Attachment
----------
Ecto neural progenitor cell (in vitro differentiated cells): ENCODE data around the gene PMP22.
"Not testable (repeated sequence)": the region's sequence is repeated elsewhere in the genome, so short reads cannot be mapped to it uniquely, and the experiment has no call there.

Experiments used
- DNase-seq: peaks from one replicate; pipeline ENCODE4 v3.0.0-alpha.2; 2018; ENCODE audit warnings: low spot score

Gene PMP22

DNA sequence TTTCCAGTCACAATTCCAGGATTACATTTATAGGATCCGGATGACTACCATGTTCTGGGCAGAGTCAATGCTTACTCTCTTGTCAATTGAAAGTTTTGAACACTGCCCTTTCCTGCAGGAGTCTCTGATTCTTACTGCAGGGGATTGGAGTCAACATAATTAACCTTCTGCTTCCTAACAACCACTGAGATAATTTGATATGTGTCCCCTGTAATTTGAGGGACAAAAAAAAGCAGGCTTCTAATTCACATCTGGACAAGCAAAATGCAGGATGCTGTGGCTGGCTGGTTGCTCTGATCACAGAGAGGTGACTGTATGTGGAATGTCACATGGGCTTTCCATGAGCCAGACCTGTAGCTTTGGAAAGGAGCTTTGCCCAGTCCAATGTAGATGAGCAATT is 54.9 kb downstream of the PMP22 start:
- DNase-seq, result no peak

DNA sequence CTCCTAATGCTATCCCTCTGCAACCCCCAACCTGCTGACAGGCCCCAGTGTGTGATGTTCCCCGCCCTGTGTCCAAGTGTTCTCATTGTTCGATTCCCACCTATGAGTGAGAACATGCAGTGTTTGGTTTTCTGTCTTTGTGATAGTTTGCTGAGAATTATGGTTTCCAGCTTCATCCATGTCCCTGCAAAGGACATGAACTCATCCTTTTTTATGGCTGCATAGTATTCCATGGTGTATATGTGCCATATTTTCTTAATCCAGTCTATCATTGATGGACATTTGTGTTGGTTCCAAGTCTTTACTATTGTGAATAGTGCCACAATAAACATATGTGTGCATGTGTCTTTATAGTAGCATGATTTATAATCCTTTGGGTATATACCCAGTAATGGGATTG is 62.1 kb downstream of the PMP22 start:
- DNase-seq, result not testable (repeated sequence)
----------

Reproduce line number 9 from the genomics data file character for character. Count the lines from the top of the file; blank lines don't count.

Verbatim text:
- DNase-seq, result not testable (repeated sequence)